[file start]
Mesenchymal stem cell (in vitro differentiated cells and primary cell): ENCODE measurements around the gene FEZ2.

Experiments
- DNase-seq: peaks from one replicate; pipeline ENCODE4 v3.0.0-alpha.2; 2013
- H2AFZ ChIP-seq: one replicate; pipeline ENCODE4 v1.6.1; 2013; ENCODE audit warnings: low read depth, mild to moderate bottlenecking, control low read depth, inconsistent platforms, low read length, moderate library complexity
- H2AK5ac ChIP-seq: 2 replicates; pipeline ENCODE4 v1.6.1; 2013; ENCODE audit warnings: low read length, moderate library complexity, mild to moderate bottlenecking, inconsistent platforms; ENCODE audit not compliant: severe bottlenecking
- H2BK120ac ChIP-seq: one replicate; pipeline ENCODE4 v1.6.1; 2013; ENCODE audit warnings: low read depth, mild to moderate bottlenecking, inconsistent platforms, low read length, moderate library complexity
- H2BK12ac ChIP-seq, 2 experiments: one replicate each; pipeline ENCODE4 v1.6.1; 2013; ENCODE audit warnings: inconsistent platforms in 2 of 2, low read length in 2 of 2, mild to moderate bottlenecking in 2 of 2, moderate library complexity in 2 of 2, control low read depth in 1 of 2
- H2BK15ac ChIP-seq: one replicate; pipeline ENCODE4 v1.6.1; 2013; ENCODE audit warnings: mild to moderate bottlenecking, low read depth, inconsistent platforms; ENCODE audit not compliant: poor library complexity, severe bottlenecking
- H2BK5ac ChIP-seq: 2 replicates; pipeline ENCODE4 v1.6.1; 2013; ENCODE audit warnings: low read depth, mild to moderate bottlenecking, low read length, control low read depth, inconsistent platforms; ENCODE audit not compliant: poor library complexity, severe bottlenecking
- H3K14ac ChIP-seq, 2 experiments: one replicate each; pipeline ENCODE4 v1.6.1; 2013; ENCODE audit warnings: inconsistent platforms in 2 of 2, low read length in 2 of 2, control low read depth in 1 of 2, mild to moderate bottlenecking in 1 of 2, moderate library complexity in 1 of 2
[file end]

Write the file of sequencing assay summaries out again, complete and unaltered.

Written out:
Mesenchymal stem cell (in vitro differentiated cells and primary cell): ENCODE measurements around the gene FEZ2.

Experiments
- DNase-seq: peaks from one replicate; pipeline ENCODE4 v3.0.0-alpha.2; 2013
- H2AFZ ChIP-seq: one replicate; pipeline ENCODE4 v1.6.1; 2013; ENCODE audit warnings: low read depth, mild to moderate bottlenecking, control low read depth, inconsistent platforms, low read length, moderate library complexity
- H2AK5ac ChIP-seq: 2 replicates; pipeline ENCODE4 v1.6.1; 2013; ENCODE audit warnings: low read length, moderate library complexity, mild to moderate bottlenecking, inconsistent platforms; ENCODE audit not compliant: severe bottlenecking
- H2BK120ac ChIP-seq: one replicate; pipeline ENCODE4 v1.6.1; 2013; ENCODE audit warnings: low read depth, mild to moderate bottlenecking, inconsistent platforms, low read length, moderate library complexity
- H2BK12ac ChIP-seq, 2 experiments: one replicate each; pipeline ENCODE4 v1.6.1; 2013; ENCODE audit warnings: inconsistent platforms in 2 of 2, low read length in 2 of 2, mild to moderate bottlenecking in 2 of 2, moderate library complexity in 2 of 2, control low read depth in 1 of 2
- H2BK15ac ChIP-seq: one replicate; pipeline ENCODE4 v1.6.1; 2013; ENCODE audit warnings: mild to moderate bottlenecking, low read depth, inconsistent platforms; ENCODE audit not compliant: poor library complexity, severe bottlenecking
- H2BK5ac ChIP-seq: 2 replicates; pipeline ENCODE4 v1.6.1; 2013; ENCODE audit warnings: low read depth, mild to moderate bottlenecking, low read length, control low read depth, inconsistent platforms; ENCODE audit not compliant: poor library complexity, severe bottlenecking
- H3K14ac ChIP-seq, 2 experiments: one replicate each; pipeline ENCODE4 v1.6.1; 2013; ENCODE audit warnings: inconsistent platforms in 2 of 2, low read length in 2 of 2, control low read depth in 1 of 2, mild to moderate bottlenecking in 1 of 2, moderate library complexity in 1 of 2